4.5GB Ultra SCSI Drive Comparison

Article contributed by Anand Tech Affiliate: The Storage Review

SCSI drives have always come to mind to those looking for the ultimate in performance and expandability. The fastest hard drives available today are 10,000rpm platter drives, available only with SCSI interfaces. In addition, Wide SCSI controllers can handle up to 15 devices per channel with multiple devices using the bus simultaneously. ATA, on the other hand, has a limit of two devices per channel, one of which may be in use at any given time. SCSI is a much more intelligent interface, with queuing features that enhance performance in multithreading and multitasking operations. SCSI drives are much more expensive, however, let alone the cost of a SCSI host interface, which is not typically found on motherboards.

Debates rage on in newsgroups how much advantage SCSI hard drives have over their ATA counterparts and whether or not they are worth the extra money for the "average" user. There is no denying that the average 4.5GB SCSI hard drive seems to cost more than twice what a 4.5GB ATA drive does. SCSI drives usually have better specs than ATA drives such as higher rotation speeds, lower seek times, larger buffers. It often seems that benchmarks, including Ziff Davis' Winbench 98, do not show a large difference in performance between SCSI and ATA drives. Even the best benchmarks often seem to miss key performance-feel issues though. Here at Storage Review, we feel that the benchmark figures provided for SCSI and ATA drives are quite useful in comparing drives within the respective classes. Directly comparing figures of a SCSI drive to an ATA device is less concrete. Do so with caution.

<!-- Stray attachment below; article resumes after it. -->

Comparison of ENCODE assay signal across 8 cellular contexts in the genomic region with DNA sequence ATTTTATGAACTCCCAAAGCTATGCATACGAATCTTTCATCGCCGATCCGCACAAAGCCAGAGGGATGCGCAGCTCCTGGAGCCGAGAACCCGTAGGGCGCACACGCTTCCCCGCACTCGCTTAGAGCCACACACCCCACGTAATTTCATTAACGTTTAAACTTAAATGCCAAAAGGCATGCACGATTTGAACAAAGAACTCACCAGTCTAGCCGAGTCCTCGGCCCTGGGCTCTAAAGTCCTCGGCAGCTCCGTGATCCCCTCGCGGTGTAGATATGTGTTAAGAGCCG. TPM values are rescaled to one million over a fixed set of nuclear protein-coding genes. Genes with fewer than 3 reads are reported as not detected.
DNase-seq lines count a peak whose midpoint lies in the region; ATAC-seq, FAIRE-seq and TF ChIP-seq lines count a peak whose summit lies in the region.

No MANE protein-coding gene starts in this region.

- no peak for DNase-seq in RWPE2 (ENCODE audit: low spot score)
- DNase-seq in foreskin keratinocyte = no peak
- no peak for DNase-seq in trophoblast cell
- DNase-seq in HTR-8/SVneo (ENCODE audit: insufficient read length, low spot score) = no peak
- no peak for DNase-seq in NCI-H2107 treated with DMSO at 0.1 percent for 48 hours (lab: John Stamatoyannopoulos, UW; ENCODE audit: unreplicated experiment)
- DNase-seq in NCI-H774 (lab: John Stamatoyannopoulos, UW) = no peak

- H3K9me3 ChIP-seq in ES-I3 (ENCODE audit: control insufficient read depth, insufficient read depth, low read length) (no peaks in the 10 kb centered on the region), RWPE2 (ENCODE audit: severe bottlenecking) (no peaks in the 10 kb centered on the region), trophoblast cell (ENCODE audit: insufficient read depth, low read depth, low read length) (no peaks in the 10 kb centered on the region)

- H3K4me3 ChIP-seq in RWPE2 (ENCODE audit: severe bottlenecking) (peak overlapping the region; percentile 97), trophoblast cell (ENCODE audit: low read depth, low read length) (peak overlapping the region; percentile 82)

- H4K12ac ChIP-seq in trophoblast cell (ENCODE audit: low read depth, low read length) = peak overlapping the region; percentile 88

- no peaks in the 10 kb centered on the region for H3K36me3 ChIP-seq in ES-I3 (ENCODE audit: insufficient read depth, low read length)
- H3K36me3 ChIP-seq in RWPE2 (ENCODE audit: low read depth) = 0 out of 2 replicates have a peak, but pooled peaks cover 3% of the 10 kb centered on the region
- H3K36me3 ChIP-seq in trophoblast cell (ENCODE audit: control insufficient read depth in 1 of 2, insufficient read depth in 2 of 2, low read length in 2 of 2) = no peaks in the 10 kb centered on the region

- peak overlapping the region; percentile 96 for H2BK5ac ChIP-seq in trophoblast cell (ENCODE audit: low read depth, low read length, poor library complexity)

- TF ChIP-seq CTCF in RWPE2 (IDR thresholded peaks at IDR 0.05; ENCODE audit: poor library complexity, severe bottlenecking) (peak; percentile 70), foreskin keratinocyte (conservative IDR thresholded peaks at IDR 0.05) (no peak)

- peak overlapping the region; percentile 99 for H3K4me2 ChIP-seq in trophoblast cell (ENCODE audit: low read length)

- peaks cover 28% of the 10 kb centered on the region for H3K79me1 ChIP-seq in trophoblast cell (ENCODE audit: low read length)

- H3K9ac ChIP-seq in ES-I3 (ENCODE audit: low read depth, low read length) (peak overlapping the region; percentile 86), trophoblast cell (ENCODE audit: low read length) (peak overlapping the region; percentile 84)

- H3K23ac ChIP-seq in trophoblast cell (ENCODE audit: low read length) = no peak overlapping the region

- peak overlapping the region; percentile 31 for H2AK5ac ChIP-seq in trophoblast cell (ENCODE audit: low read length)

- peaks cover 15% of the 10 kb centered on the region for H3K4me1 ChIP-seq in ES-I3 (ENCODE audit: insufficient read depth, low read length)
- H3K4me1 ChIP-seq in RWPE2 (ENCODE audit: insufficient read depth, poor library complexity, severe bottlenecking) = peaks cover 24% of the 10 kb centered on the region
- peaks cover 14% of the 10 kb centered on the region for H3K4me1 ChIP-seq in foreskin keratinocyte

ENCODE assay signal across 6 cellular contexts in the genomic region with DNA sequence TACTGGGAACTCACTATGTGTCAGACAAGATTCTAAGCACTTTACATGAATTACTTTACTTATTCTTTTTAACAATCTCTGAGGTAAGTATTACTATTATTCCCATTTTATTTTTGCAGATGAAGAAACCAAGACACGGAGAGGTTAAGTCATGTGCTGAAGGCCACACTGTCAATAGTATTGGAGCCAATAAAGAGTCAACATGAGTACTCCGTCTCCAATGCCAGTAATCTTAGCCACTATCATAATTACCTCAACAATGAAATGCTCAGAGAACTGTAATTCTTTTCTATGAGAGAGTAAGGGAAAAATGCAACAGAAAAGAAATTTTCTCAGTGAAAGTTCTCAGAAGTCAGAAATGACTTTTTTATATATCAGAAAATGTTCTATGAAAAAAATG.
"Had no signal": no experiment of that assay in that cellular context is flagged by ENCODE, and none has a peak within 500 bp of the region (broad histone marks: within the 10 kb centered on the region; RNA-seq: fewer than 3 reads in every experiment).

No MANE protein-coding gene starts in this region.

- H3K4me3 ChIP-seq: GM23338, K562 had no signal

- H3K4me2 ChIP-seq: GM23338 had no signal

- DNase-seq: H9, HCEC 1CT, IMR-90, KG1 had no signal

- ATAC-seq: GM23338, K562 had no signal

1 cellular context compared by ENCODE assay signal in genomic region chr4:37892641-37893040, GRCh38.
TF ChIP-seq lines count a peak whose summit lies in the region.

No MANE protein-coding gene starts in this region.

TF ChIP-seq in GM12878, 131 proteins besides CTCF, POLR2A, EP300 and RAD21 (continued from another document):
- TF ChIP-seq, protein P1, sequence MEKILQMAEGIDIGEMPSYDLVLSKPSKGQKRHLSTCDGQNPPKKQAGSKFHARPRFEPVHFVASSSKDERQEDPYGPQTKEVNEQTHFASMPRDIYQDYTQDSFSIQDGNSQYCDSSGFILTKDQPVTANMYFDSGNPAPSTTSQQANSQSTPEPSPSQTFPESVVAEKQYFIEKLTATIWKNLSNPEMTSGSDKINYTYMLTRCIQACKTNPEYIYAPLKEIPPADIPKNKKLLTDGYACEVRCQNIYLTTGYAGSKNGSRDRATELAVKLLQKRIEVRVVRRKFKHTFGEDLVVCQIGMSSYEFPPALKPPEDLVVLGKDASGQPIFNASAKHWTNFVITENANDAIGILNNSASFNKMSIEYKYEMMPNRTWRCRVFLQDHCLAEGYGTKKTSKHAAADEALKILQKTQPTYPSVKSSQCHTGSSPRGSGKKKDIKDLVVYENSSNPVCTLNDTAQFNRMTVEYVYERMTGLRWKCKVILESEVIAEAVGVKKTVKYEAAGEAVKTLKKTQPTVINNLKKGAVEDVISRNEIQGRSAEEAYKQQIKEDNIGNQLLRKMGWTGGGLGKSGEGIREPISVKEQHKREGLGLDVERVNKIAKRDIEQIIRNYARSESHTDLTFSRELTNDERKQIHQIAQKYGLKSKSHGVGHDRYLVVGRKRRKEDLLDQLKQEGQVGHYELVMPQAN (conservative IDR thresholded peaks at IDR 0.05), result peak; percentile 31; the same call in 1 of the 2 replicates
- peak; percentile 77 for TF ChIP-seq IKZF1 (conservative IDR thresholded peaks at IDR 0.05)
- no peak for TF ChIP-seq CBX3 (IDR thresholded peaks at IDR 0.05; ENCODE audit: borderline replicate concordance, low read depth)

For this test, we used an ABIT LX6 motherboard (v1.1, bios v C7Q), a 266 MHz Intel Pentium II processor, a 64MB 10ns SDRAM DIMM, and a Matrox Millennium II PCI 4MB (bios v1.2, PowerDesk v3.80). The SCSI controller was the Adaptec AHA-2940U2W. Read caching and write caching were enabled on all tested drives. The boot drive (Seagate Hawk 4XL ST34555) contained Windows 95 OSR 2.1 patched with Intel's 82371xB INF Update. The tests were run at 1024x768 with 24 bit color at 85 Hz using small fonts. Here is a link to the test bed information. All drives were formatted with Fat 32 to the largest possible drive size. ZDBop's Startup Manager was used to prevent loading of background applications. ZDBop's WinBench 98 v1.0's Disk Test Suites were run on all test drives. These test results represent the average of five runs.

IBM Drives

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